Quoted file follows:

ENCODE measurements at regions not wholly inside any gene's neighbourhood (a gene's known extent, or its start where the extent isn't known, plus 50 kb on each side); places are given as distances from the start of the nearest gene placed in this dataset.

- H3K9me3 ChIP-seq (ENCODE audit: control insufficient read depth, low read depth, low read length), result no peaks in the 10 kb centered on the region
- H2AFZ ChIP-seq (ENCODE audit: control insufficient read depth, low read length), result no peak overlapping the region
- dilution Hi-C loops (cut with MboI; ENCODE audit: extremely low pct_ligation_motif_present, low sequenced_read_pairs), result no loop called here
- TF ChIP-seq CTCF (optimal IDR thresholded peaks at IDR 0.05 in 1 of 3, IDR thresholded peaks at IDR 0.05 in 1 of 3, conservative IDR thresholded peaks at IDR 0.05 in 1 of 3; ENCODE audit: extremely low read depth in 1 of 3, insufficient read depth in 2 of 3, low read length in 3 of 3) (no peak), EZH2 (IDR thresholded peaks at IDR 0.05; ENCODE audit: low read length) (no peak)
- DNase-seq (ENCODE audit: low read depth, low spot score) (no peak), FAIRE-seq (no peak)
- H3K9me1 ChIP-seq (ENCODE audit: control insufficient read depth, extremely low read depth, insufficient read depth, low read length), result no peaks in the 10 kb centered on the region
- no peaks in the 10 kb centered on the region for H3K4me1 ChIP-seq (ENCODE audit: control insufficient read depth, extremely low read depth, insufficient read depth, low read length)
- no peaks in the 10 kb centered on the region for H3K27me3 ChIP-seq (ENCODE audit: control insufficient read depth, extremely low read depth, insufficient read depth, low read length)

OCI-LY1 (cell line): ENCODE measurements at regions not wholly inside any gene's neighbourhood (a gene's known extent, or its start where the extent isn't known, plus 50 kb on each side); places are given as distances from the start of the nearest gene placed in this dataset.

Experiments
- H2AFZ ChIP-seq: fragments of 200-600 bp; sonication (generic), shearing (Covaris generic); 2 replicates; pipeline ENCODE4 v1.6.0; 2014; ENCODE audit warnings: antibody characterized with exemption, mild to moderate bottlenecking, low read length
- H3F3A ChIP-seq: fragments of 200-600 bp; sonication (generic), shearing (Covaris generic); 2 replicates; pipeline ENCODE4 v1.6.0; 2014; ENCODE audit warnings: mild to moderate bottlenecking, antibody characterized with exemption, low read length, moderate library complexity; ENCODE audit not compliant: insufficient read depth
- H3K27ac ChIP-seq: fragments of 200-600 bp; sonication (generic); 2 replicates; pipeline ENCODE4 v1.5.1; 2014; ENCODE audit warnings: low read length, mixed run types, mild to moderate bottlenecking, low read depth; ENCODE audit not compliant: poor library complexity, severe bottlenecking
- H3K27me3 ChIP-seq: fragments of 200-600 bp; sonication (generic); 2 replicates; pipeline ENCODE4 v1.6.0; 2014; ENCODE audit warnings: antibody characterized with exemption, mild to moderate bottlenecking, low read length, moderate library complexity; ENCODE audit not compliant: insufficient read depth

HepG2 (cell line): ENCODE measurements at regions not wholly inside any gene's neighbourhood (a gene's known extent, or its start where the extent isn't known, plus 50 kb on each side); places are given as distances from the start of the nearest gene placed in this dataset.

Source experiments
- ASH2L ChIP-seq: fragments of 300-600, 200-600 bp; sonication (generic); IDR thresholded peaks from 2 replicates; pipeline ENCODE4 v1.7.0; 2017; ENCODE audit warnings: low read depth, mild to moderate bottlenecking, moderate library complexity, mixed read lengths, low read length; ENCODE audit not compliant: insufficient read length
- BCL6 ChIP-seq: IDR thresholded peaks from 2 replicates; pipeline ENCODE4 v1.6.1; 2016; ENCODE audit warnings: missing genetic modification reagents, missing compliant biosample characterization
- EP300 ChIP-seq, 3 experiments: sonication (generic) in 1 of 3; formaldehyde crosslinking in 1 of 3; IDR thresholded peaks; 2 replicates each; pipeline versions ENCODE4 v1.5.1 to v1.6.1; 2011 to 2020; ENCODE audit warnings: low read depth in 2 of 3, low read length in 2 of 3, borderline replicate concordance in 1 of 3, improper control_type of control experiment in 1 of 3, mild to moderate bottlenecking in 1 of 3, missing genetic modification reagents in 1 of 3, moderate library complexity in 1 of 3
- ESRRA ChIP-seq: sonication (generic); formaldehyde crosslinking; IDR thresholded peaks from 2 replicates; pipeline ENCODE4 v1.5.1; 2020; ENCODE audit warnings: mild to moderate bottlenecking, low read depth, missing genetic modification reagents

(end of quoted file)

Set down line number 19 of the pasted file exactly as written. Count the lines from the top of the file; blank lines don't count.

- BCL6 ChIP-seq: IDR thresholded peaks from 2 replicates; pipeline ENCODE4 v1.6.1; 2016; ENCODE audit warnings: missing genetic modification reagents, missing compliant biosample characterization